I used to watch As the World Turns. My two favorite characters were Katie Perretti, played by the engaging Terri Conn, and her ditzy best friend Vienna Hyatt, played by the luminous Ewa Da Cruz. And then one rainy Saturday afternoon I was browsing in Barnes and Noble when I saw Ewa Da Cruz staring coquettishly back at me from the cover of The Lost Duke of Wyndham. How cool was that? Now I’d never read a single book by the author, Julia Quinn, but I bought the book anyway because I couldn’t resist Ewa’s gamine smile. And I’m glad I did. The book and its sequel (Mr. Cavendish, I Presume) were excellent. So good, in fact, that I’m going to take a paragraph and plug Julia Quinn, who may be, as author Jill Barnett writes, “Our contemporary Jane Austen.”

The Lost Duke of Wyndham is exactly what it purports to be: the story of highwayman Jack Audley who—in a strange twist of fate—turns out to be a Duke. Jack is a charming rouge who falls head over heels for ladies’ companion Grace Eversleigh. Then problems abound. First, there is already a current Duke—the stiff and pompous Thomas Cavendish. And then there’s the Duke of Wyndham’s fiancée. As the presumed heir, Thomas has been engaged to Amelia Willoughby since infancy. Now Amelia’s parents want her to marry the real Duke. Finally, there’s Jack’s irascible and domineering Grandmother, the Dowager Duchess of Wyndham, who refuses to accept that Jack would stoop so low as to marry her paid companion. Of course, Jack and Grace get their happy-ever-after, but it’s the second book in the series that wraps everything up in a perfect bow. In Mr. Cavendish, I Presume, the exact same story is played out—this time through the eyes of the newly-deposed Duke and his on-off-on again fiancée. I enjoyed how Quinn cleverly interweaves and unfolds two distinct stories. In book one, Jack comes to terms with his ducal responsibilities and, with Grace’s loving support, rises to the expectation of his new position. In book two, Thomas is freed of the ducal burden and able to loosen up enough to truly fall in love with Amelia. Of the two, I liked the second book better. It was good fun to watch the clueless Thomas flounder after Amelia, the fiancée he ignored all of his life until he realized he might actually lose her—typical male! And if you like these two books, let me know, I have Quinn’s Bridgerton Series to sell you.

Now back to my original topic. Not too long after I bought a book simply for the pleasure of seeing a familiar face, I ran into Ewa again. This time it was on the cover of Royal Blood by Rhona Sharon. If you’ve read my first blog, “You Staked Me at Hello” (Sept. 2, 2011), you’ll understand that Ewa plus vampires was impossible for me to resist, and the book quickly found a place on my shelf. Over the next year or so, Ewa and I continued to “meet cute,” starting with Kiss of the Rose, the first book in Kate Pearce’s Tudor Vampire Chronicles, and then again with The Spymaster’s Lady by Joanna Bourne. And still my library continued to expand, making room for other Ewa covers, including In Bed with a Highlander (Maya Banks), How to Seduce a Scoundrel (Vicky Dreiling), and The Bride Wore Scarlet (Liz Carlyle).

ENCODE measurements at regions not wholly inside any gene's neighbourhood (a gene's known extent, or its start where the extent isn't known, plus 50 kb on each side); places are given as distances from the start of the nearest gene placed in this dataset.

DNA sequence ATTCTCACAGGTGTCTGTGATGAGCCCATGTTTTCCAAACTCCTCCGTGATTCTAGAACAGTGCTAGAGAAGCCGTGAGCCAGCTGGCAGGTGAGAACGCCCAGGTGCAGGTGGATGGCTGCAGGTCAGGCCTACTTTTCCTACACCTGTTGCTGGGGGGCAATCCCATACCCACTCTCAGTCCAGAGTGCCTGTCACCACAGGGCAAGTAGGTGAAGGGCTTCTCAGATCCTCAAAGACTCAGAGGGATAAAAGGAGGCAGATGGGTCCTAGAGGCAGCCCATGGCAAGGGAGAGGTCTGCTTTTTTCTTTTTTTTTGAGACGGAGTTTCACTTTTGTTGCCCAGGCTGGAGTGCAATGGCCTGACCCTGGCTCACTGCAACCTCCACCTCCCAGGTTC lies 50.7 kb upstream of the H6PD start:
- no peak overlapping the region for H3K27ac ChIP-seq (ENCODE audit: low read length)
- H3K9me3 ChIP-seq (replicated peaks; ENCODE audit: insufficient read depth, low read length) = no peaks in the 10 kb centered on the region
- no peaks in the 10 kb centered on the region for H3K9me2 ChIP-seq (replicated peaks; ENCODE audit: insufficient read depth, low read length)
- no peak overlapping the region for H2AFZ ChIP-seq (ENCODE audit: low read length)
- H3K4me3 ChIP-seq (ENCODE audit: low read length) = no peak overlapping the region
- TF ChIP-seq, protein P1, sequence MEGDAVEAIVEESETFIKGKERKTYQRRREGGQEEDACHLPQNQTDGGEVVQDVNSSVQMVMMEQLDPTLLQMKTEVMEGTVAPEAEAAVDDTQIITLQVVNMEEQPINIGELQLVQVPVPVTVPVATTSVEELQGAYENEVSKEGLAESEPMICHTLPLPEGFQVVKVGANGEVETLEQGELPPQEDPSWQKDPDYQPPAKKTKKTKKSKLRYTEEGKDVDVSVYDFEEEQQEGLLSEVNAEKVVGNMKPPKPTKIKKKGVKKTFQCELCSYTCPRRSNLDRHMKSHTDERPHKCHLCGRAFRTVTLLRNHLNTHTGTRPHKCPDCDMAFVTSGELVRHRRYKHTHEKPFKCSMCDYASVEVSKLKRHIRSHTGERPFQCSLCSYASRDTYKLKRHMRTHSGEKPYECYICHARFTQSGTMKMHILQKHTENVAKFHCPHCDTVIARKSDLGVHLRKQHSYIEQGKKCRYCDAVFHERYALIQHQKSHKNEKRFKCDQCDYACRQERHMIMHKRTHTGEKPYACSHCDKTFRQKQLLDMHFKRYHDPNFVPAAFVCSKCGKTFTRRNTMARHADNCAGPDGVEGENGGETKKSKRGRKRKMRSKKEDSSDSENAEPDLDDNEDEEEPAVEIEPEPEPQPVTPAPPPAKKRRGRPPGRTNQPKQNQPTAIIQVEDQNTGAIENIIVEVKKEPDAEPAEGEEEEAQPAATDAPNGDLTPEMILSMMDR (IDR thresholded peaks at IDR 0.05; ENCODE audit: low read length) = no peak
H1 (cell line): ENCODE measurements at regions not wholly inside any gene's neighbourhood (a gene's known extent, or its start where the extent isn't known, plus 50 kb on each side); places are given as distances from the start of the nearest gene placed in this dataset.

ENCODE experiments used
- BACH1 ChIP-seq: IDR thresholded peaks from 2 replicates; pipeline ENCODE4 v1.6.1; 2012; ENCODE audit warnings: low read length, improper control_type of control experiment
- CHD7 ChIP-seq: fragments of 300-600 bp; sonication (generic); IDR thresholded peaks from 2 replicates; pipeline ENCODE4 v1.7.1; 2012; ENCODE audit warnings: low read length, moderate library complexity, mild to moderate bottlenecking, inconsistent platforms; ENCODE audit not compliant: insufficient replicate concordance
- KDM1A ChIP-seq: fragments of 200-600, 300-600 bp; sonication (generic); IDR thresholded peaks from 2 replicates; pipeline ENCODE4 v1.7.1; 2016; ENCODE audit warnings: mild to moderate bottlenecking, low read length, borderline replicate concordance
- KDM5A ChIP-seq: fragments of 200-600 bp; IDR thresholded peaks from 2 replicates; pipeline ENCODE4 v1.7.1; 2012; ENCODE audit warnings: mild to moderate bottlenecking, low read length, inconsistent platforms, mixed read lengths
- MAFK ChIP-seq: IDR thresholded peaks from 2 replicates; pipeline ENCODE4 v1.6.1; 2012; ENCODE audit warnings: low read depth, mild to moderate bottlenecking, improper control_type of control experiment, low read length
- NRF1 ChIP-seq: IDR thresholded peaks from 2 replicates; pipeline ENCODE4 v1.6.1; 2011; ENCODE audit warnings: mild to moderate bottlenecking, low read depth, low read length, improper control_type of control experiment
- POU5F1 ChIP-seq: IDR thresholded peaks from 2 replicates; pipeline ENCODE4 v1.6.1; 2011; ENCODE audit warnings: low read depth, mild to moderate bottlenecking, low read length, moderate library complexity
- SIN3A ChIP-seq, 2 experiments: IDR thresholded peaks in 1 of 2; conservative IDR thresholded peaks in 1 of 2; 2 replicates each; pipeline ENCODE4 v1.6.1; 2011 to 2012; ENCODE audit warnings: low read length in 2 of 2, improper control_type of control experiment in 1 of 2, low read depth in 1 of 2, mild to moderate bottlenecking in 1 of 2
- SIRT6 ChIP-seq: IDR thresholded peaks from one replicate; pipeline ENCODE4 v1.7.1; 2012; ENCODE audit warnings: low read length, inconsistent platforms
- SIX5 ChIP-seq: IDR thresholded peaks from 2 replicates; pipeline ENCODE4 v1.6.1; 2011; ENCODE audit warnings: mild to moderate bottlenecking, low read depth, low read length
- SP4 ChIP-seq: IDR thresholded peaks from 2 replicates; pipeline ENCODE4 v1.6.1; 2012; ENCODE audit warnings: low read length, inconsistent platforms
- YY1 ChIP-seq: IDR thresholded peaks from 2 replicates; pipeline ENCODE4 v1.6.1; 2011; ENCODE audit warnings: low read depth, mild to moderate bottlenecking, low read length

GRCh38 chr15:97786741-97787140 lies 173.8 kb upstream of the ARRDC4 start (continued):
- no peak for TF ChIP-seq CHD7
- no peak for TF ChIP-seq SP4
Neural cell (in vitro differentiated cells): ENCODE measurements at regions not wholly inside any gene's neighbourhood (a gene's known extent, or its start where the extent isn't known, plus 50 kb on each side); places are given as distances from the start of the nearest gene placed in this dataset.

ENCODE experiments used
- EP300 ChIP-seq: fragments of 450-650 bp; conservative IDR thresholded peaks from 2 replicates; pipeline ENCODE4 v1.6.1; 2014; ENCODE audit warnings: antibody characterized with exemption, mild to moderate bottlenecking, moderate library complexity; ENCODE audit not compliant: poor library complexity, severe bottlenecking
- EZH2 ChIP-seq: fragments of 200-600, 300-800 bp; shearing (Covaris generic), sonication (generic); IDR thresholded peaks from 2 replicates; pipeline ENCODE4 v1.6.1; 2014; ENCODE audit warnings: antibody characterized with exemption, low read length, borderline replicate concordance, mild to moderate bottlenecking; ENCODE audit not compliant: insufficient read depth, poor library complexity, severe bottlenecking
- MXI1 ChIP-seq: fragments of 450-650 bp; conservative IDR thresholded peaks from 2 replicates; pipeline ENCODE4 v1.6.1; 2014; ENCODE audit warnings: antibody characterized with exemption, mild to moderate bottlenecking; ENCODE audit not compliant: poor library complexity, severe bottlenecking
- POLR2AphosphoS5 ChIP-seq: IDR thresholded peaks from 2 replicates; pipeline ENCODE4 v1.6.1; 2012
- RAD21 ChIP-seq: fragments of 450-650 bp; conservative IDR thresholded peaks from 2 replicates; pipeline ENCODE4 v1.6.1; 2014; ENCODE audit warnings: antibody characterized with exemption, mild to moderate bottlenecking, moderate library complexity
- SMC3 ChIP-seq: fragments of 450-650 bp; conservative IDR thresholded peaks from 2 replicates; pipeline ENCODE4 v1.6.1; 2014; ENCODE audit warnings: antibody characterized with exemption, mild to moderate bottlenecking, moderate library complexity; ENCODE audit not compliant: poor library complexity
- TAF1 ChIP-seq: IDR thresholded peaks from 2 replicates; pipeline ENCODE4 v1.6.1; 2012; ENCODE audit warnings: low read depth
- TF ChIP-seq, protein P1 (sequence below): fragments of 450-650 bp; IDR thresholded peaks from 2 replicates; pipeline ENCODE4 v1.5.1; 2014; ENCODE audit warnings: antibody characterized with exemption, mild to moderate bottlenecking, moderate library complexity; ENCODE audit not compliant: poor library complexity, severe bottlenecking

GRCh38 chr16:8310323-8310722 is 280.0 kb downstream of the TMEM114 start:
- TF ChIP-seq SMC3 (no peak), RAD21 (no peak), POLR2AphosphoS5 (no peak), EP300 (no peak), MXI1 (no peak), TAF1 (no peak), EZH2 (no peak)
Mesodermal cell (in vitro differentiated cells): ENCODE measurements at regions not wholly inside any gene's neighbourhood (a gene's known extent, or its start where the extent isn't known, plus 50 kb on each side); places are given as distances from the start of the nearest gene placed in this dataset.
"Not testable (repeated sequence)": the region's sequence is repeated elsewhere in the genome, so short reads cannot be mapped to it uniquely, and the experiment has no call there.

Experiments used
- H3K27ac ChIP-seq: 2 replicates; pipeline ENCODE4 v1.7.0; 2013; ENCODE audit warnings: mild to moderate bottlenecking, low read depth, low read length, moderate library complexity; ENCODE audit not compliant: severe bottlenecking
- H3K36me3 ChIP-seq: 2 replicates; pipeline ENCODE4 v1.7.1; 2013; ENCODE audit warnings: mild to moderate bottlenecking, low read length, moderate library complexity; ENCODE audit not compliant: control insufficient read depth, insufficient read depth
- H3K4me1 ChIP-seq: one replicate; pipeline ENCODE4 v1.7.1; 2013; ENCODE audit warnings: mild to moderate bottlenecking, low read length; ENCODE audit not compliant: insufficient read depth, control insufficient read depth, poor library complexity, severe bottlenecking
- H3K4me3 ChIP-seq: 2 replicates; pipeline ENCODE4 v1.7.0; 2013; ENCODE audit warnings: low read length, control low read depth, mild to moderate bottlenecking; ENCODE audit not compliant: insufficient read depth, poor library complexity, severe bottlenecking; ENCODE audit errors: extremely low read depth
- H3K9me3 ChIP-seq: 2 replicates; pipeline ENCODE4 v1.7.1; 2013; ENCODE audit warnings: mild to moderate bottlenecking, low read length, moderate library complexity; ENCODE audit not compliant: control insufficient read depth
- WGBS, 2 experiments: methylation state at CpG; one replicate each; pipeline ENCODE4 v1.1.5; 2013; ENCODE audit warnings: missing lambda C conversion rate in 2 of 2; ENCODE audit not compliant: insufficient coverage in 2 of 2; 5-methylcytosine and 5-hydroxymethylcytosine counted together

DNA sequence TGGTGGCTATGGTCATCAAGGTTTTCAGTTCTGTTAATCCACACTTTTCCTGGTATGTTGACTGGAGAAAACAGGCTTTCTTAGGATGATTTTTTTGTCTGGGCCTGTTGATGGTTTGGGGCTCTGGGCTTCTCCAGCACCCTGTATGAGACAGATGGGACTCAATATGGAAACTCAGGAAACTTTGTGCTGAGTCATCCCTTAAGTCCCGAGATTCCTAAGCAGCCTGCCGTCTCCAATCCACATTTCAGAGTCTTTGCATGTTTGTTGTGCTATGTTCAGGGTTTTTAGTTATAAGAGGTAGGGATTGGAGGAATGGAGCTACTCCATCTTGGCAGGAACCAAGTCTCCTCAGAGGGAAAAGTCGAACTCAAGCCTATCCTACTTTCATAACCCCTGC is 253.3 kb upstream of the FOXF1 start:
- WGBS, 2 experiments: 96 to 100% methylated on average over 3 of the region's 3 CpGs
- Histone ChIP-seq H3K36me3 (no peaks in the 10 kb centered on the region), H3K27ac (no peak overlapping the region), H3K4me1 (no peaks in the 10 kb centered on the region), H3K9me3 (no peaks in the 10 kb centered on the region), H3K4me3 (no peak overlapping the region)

But it wasn’t until Ewa graced the reissue of Laurie McBain’s classic Devil’s Desire, that I realized I had a problem. You see, I own the original Devil’s Desire (circa 1975), and yet I found myself poised to do the unthinkable—buy another copy simply because of the new cover. For the sake of my overflowing bookshelves and my empty wallet, the madness had to cease! Just not until after I buy Mark of the Rose, the third book in the Tudor Vampire Chronicles; Seduction of a Highland Lass, the second book in the Maya Banks trilogy; and Lord and Lady Spy by Shana Galen. Featuring the exquisite Ewa on their covers, all three books came out this month.

And now for best part of my story: Julia Quinn was not the only author that Ewa introduced me to. Unbelievably, I hadn’t read a single book from any of these authors. Bottom line: Ewa Da Cruz inspired me to try eight new authors! The cost of my first Ewa Da Cruz cover—$7.99 (plus tax). Total cost of all my Ewa Da Cruz covers to date—$69.95 (plus tax). The cost of the Julia Quinn books I have since purchased—$119.85 (plus tax and shipping). The cost of a good cover model—priceless!

Friday, September 16, 2011

Parting is Such Sweet Sorrow

More than 10 years ago, my mom called me up at work one day to ask a book-related question. She wanted to know when Sophie Dunbar’s next mystery was coming out. Dunbar is the author of one of our favorite series—The Eclaire Mysteries. There are four books in this series about Claire Claiborne and her high-society New Orleans beauty salon: Behind Eclaire’s Doors, A Bad Hair Day, Redneck Riviera, and Shiveree. As I thought about my Mom’s words, I realized that it had been a while since we’d read Dunbar’s last book—Fashion Victims, the first book in a new series.